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Laurie Penny: My night at the Shaftas, porn's award ceremony

What I learned at the porn industry's annual ceremony.

"If a girl wants to get into the porn industry, the most important thing is to act natural," says Hannah, 20, fluttering her huge fake eyelashes. We're at the Shaftas, the UK porn industry's annual awards ceremony, in the gloom of an upmarket London strip joint that reeks of power and cheap perfume.

Hannah is plastered in spraytan and crystals, the elaborate porno-drag not quite hiding her natural beauty. She started being fucked on film when she was 18, moving into the industry because her shop job didn't pay quite enough.

"I love doing porn, yeah, love it," she says, brandishing her gloriously tacky award for best sex scene: a golden statue of a woman's hand holding an erect penis. "The gold cock is smaller than last year," complains pornstar Angel Long, 29. "It must be the recession. It's a real wilter."

There has been much discussion, over the past 12 months, of the impact that the $96bn pornography industry has on women and on young people. As study after study has coyly revealed that yes, quite a lot of people downloading naughty pictures on the internet, anti-porn feminists and legislators have suggested that the ease with which pornography can now be accessed might contribute to rape and domestic violence.

Here, at the high end of the British porn industry, men and women dressed like extras from a low-budget remake of American Psycho drink warm beer and plunder the awful buffet. A woman with straining plastic boobs pouring out of a satin ballgown munches on a mini-fishcake. It's like being at an elaborate funeral for the human orgasm.

"What's the difference between having dirty sex in private and having it on camera, apart from the money?" says Hannah, who is slurping a cocktail called a Pussy Bomb. Porn director Dick Bush, 30, chips in. "The difference is that you don't have a bloke like me standing there, telling you to open your legs wider so the camera can get in, five minutes like that, then turn around for doggy style."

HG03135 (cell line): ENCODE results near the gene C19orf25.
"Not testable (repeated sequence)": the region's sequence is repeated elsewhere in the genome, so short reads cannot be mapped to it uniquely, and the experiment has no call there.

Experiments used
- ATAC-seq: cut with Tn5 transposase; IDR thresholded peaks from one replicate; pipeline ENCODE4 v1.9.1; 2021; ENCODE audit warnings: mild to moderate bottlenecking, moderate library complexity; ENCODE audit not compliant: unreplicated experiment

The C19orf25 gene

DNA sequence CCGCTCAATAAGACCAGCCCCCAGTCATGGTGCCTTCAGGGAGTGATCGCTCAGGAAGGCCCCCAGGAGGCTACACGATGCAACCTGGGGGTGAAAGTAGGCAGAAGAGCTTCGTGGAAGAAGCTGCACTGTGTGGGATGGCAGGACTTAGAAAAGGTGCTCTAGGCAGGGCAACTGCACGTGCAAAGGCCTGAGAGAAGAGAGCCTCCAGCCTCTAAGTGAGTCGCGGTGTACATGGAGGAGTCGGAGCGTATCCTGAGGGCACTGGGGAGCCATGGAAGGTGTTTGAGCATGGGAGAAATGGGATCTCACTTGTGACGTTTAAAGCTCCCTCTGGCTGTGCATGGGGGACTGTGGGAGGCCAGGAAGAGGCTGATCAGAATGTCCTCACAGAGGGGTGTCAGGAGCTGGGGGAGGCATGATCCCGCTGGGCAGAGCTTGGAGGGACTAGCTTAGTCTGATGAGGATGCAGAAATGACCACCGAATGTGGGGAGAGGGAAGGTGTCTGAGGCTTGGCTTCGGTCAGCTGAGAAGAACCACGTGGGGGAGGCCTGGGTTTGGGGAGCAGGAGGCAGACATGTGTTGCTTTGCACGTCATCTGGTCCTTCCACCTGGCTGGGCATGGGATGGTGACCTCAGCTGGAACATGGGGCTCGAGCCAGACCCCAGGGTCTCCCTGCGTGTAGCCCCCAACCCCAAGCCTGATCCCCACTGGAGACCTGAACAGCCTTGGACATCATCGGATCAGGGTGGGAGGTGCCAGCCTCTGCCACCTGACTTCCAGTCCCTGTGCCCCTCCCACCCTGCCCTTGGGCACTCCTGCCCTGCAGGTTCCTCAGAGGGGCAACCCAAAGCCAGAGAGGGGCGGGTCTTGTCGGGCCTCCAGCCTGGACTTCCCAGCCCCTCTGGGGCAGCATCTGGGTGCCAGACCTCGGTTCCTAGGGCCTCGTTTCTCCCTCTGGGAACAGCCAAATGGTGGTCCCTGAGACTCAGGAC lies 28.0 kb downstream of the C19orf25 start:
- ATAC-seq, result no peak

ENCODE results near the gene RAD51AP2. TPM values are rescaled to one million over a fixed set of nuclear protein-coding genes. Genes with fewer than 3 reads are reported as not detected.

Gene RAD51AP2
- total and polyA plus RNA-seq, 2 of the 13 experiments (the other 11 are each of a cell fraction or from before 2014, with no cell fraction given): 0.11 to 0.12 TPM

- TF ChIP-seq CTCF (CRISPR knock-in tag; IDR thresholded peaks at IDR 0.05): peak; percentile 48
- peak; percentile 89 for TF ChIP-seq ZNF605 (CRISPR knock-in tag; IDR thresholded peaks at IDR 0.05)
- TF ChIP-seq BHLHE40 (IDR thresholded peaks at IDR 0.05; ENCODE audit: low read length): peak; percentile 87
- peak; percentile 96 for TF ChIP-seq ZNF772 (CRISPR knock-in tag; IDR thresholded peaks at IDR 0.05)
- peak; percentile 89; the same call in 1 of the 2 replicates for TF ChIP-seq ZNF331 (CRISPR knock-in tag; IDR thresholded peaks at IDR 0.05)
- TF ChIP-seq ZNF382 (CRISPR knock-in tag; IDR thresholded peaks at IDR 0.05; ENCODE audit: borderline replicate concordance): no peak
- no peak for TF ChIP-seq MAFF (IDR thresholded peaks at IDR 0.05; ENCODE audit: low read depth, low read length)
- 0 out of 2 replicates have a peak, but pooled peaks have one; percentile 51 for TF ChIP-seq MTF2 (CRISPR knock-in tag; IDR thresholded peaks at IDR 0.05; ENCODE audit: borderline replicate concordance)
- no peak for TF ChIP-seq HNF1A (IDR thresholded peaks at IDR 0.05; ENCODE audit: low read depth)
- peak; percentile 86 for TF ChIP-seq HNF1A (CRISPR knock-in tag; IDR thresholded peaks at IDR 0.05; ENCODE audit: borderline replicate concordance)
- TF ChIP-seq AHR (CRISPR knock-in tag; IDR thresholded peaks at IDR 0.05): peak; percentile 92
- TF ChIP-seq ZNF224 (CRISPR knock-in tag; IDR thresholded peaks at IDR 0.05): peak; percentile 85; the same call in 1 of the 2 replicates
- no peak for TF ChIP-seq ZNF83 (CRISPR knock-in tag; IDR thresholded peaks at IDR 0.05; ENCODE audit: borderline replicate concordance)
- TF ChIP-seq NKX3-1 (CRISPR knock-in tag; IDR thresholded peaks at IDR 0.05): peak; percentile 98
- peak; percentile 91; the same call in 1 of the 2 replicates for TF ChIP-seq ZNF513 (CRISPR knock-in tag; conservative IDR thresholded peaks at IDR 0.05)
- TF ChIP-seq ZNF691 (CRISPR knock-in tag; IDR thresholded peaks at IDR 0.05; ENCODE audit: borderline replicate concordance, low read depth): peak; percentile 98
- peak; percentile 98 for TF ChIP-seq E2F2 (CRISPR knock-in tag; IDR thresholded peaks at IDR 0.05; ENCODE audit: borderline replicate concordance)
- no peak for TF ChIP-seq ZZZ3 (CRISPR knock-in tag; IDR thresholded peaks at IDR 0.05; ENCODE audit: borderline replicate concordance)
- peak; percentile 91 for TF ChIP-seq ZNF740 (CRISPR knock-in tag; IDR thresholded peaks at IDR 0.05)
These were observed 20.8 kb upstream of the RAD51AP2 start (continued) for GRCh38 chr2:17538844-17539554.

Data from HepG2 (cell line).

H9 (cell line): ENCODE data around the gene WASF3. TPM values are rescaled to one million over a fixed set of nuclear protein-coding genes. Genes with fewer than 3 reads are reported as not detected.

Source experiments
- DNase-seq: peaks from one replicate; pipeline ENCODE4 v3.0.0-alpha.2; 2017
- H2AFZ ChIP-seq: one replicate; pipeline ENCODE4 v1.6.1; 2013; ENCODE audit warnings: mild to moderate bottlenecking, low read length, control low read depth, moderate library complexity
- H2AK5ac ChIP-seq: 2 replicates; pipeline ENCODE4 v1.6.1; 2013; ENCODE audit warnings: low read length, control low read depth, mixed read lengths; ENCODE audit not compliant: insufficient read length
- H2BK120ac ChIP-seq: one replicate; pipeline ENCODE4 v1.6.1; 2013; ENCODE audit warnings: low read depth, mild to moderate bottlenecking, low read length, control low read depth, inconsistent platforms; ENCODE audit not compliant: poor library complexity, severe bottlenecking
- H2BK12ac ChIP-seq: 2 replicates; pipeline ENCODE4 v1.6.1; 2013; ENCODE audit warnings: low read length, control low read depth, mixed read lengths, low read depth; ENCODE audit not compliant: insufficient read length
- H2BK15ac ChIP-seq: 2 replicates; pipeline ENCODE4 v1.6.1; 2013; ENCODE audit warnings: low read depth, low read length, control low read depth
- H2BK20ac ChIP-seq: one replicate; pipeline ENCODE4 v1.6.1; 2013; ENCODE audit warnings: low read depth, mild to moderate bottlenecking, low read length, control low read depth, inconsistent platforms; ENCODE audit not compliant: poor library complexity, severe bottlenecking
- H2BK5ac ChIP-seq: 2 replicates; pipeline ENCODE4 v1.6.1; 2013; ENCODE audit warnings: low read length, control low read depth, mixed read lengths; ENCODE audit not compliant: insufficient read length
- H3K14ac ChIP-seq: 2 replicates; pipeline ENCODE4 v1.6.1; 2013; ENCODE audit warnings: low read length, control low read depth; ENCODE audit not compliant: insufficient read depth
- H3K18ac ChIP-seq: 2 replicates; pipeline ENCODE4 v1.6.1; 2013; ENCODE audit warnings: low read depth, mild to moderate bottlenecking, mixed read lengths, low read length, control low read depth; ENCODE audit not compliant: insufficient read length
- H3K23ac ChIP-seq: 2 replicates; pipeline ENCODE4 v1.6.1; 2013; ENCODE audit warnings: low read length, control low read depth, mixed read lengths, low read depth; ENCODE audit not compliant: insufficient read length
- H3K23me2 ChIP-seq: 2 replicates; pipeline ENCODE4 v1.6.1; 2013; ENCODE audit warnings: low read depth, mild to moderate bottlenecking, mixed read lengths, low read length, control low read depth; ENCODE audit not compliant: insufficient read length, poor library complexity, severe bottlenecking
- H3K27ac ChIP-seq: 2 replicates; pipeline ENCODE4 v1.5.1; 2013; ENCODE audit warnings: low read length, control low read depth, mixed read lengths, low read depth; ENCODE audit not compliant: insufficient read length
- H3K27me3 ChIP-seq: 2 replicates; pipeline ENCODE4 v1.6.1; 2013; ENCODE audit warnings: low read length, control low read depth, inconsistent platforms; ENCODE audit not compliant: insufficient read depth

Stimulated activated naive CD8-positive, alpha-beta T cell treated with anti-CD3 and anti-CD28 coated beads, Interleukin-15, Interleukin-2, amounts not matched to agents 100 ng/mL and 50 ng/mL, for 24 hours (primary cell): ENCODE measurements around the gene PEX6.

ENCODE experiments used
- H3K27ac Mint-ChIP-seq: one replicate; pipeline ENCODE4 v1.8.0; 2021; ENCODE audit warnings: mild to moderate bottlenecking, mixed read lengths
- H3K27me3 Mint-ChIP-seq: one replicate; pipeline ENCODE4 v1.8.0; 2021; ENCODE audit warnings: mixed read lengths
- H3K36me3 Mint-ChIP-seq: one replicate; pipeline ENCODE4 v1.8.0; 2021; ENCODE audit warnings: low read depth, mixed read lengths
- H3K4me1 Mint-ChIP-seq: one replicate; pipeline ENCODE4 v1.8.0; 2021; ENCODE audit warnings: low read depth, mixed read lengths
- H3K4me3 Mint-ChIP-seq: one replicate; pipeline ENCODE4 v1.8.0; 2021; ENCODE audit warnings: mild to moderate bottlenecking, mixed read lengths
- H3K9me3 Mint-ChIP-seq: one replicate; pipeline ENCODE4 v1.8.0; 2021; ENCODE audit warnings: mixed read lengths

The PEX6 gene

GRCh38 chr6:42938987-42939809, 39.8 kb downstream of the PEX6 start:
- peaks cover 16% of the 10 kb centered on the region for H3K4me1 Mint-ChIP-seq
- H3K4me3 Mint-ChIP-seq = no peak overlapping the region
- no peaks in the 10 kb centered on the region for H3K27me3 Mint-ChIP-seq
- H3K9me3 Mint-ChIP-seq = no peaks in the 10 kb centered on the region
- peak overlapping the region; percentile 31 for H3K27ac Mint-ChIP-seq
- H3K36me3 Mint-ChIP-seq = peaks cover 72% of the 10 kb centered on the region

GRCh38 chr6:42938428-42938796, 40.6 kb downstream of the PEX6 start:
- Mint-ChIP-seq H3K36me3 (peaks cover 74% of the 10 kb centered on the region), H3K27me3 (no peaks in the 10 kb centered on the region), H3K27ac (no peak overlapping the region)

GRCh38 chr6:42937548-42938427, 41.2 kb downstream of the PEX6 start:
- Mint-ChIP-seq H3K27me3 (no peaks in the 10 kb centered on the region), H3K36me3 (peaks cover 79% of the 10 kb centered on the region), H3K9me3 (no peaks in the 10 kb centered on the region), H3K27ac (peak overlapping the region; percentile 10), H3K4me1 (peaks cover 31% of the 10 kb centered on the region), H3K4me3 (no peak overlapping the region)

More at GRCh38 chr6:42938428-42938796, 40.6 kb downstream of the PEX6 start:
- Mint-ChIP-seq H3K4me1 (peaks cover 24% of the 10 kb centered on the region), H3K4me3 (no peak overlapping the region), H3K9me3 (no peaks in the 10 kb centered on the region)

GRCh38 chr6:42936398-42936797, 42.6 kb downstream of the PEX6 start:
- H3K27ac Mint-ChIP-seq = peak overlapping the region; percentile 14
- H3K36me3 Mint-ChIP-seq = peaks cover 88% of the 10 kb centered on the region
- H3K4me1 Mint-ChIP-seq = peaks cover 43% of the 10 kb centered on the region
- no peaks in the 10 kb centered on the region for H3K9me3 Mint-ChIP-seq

"We're all all one big happy family here," he adds, jiggling a drunken Hannah on his knee. He smoothes his hair back like a politician, and smiles. I go to the toilets to apply more makeup. There are bloodstained tissues strewn around the sinks.

The feminist porn director, Anna Span says: "There are no proven links between porn and violence, rape or any other damaging behaviour by men towards women, even though governments have spent millions of dollars trying to find one." She adds: "A third of all porn viewers online are female, too, so it no longer makes sense to discuss the subject in terms of 'men's opinions of women." Watching the Shaftas' endless rolling footage of naked people grimacing as they pummel each other's bodies robotically into submission, it strikes me that Anna is half-right: mainstream pornography is not anti-woman. It is anti-human.

Danny, 21, wins the Shafta for best male performer. He is dragged onto the stage and shouted at until he agrees to take his leviathan appendage out of his trousers. "So much blood goes to his erection that he often passes out on set. We have to hook him up to a drip," says Dick Bush. "The insurance is insane, It's an affliction." Danny waves his affliction dutifully at the crowd.

At the bar, Angel Long laughs aggressively and goes for another Pussy Bomb. "For Angel, doing porn is a competition thing rather than a sex thing," confides her friend. "She has to have the most hardcore scenes, the largest and most frequent penetrations. She's a star."

There is a hollow teenage atmosphere to this place, a desperate striving for status played out over the sort of naughty pop songs that once marked the end of school discos in the 1990s. Sullen-looking waitresses in satin thongs distribute drinks to the strains of No Diggity and Ebeneezer Goode. The guests air-kiss, greeting one another with shrill smiles: they all know why they're here. "It's for the money, and sometimes the fame," says Dick Bush, "although of course, enjoying it helps."

Pornography holds a dark mirror up to our culture. It places a frigid factory-line of violence and competition at the heart of human intimacy. With 92% of 14-17 year olds having seen porn online, a generation of young people is now growing up believing that this this brutally identikit performance is what real sex really looks like.

One doubts that any government ban on wank material will save sexuality from this trough of profit and power. "I love the idea of people watching me, of making money from performing," slurs Hannah. "but I've never had an orgasm from sex. Not from sex, no."

Laurie Penny is a contributing editor to the New Statesman. She is the author of five books, most recently Unspeakable Things.

This article first appeared in the 21 March 2011 issue of the New Statesman, The drowned world

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The 8 bits of good news about integration buried in the Casey Review

It's not all Trojan Horses.

The government-commissioned Casey Review on integration tackles serious subjects, from honour crimes to discrimination and hate crime.

It outlines how deprivation, discrimination, segregated schools and unenlightened traditions can drag certain British-Pakistani and Bangladeshi communities into isolation.